Tracy Reese

“It was startling to see how little Black Detroiters have equity in some of this new investment that has been coming to Detroit as part of the city’s resurrection, if you will,” said Tracy Reese.

Though she’s lived in New York City for more than 30 years, the fashion designer is a native of Detroit, where she’s been quarantined since March.

“It made me look at Detroit in a new way, and the politics of how programming naturally rolls out and how funding doesn’t always end up showing up in the places where you think it’s most needed,” she continued, adding that she’s been spending more time in the city since purchasing a residence there three years ago.

Alongside Nest — a nonprofit whose mission is to create a more holistic environment for female entrepreneurs — Reese hopes to create change while fostering local talent in her hometown with the help of the nonprofit’s Makers United initiative.

“Craft is often considered to be the second largest employer of women in emerging markets,” said Nest’s executive director Rebecca van Bergen, who founded the organization in 2006.

Nest also works to preserve craftsmanship, while increasing workforce inclusivity. With Makers United, which launched three years ago in Birmingham, Ala., the focus is on improving diversity and assisting those who are often confronted with obstacles when looking to expand their businesses.

“Detroit is predominantly Black, and they also have a significant immigrant population, both of which come with craft, artistic, art activism heritages,” van Bergen said. “There’s a disconnect between existing resources not ending up in the hands of makers, particularly people of color and immigrants.”

“People who find out about these initiatives and opportunities, they’re often white and highly educated,” added Reese, a Nest board member. “They can write a grant proposal and fill out numerous applications. The Black community is much slower to realize that these opportunities exist largely for them. I want to be a part of [helping] people of color actually benefit from some of these wonderful opportunities. That’s Nest’s mission in Detroit. We’re on the same page and want to reach the same audience.”

There’s a wide assortment of talent in the city, she said. There are sewers, textile creators, print designers and jewelry makers. There’s also an emphasis on sustainability, like the production of naturally dyed, organic products, for example.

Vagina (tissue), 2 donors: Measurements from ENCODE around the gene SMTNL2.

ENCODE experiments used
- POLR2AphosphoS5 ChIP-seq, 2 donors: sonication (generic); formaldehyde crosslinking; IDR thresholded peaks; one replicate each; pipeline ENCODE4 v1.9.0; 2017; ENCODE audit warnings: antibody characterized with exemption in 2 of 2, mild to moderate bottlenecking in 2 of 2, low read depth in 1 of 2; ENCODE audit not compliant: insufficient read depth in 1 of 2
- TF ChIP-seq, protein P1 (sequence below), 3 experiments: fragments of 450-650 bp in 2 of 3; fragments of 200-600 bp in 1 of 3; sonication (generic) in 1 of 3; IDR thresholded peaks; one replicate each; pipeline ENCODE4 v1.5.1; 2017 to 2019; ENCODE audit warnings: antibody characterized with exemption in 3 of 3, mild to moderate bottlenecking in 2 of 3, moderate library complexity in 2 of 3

“When I think of my mom, who was a huge sewer and crafter, and so many of her friends, I don’t think that they realize that they could achieve some degree of economic independence through their own talents and crafts,” shared Reese. “Nest opens that thinking.”

The nonprofit’s objectives are closely aligned with her goals for Hope for Flowers, a clothing brand that uses ethically sourced materials. She launched a direct-to-consumer site for the label on June 1, as she continues to manage her namesake line as well.

“The work is getting done,” she said of working in the current climate. “It’s not as impossible and scary as we thought it might be. I had a buyer meeting yesterday and had to share my screen and talk about new styles, and they were very responsive. I haven’t had to do that before. I’m a bit of a dinosaur when it comes to technology, so it’s forced me to embrace more facets of it and keep learning.”

While the 56-year-old left Detroit for New York City in the Eighties to pursue her fashion career and attend The New School’s Parsons School of Design, she’s adjusted to running her business from Michigan since being back.

“Nothing against New York, but the main thing I miss about it right now is my friends,” she said. “I don’t think I’m tied to the city for my work. I have found that I definitely don’t need to be in New York to design my collection, to even make my samples and do probably 90 percent of my work of running my business.”

A benefit of Makers United, she added, is that it encourages local commerce: “We’re reducing carbon footprint by working right here and in the U.S., serving our own communities instead of everything having to be imported.”

Key findings in Birmingham note that there’s a lack of community and human resources for makers, who wear multiple hats as both artisans and entrepreneurs, according to Nest. The initiative is now in Austin and San Antonio, Tex., and plans to expand to St. Louis and New York City’s Garment District later this year. In Detroit, they’re currently “mapping” the community and connecting with local institutions in collaboration with Gusto Partners, a platform that services small businesses. They’ll then work to create workshops and programs. The endeavor is also a partnership with home decor chain West Elm, Same Sky Foundation, a resource for underserved women, and Bloomberg Philanthropies, Michael Bloomberg’s charity.

“This is an opportunity to amplify Black voices and the voices of indigenous and people of color in general, to support immigrants,” Reese said. “It’s difficult to be an immigrant right now. It’s difficult to be a Black person. It’s difficult to be an indigenous person or a person of color. When we talk about Black Lives Matter or human rights in general, there’s no better time to shine a light on all of the beautiful art and crafts created by people of all races and largely undertaken by women.

“There’s been so much pain attached to this moment, deaths and illnesses, all the injustice and unequal treatment in health care, all the systemic racism and bias that’s being revealed, especially by the latest events and pandemic,” she continued. “I’ve taken it as a time of reflection and to be crystal clear about my mission and what I’m doing with my time every day.”